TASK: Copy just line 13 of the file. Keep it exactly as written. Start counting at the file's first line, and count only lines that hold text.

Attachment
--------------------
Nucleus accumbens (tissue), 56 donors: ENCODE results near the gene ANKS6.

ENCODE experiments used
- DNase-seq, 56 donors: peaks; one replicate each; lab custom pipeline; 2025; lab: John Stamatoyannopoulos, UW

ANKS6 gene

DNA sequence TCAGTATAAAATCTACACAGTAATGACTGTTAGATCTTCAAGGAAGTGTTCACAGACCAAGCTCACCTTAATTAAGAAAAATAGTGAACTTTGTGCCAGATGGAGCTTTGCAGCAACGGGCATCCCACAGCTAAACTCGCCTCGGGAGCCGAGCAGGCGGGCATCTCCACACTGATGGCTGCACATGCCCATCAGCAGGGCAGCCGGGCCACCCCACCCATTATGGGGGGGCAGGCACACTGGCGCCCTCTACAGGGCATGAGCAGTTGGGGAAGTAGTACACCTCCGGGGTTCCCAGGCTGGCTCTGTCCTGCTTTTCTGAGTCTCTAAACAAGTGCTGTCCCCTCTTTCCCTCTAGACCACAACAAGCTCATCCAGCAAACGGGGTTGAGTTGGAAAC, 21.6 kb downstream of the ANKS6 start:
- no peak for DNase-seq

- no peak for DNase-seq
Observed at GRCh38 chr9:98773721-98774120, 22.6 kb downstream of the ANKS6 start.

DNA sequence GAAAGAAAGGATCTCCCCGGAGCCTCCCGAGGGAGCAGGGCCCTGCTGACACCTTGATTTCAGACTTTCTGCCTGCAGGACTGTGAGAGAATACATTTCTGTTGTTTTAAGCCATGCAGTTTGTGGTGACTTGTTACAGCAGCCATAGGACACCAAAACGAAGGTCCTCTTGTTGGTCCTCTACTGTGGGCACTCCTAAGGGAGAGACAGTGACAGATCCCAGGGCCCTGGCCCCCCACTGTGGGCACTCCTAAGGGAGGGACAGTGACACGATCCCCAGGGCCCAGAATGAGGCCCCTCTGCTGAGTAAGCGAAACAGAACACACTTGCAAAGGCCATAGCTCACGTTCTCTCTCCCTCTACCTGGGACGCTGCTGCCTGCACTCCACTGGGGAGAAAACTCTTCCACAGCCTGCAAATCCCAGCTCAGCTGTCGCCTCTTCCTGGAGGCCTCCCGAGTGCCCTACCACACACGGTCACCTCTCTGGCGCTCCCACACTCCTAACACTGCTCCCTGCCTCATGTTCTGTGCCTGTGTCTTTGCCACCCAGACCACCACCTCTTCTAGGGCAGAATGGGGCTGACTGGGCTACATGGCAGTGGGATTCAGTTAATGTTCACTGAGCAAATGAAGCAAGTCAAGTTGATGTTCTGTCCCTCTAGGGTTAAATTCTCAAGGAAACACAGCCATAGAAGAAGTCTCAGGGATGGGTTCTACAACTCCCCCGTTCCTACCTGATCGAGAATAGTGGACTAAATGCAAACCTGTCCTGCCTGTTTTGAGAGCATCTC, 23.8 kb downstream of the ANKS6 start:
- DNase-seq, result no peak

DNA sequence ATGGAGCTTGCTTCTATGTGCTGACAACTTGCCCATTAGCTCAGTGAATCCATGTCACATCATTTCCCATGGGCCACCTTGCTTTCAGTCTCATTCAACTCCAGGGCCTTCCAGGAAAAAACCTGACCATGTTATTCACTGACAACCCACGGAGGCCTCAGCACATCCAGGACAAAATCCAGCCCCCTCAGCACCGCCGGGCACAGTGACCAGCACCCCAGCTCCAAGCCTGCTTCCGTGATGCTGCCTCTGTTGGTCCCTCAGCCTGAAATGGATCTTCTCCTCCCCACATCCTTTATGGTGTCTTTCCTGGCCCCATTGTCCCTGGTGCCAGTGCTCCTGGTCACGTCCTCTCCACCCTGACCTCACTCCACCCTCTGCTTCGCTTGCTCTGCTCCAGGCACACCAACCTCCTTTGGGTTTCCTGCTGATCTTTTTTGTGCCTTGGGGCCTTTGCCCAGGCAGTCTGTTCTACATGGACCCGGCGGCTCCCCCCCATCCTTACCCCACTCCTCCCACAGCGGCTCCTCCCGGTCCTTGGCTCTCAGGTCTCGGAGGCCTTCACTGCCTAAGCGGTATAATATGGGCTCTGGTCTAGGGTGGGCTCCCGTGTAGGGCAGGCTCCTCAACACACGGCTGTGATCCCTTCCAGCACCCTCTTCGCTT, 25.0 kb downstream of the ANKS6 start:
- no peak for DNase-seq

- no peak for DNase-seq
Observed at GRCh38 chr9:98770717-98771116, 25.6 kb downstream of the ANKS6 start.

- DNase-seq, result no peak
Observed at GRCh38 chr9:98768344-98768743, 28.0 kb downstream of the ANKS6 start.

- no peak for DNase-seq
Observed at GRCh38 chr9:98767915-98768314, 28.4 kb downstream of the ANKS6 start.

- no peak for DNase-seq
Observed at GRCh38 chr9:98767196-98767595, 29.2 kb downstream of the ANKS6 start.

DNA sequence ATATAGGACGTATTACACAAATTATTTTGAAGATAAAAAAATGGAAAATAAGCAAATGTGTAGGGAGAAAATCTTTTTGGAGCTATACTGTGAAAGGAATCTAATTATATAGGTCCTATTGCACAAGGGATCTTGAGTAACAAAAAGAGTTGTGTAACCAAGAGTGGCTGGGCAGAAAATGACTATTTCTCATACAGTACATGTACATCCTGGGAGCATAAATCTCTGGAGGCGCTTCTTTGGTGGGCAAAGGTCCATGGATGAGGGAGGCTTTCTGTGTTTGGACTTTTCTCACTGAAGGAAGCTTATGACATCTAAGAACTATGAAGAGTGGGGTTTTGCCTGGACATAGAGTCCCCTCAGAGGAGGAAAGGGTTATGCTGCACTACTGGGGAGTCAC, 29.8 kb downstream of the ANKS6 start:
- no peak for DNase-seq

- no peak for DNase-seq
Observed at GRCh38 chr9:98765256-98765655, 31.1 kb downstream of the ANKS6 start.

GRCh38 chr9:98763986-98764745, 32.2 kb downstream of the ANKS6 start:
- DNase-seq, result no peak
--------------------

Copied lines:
- no peak for DNase-seq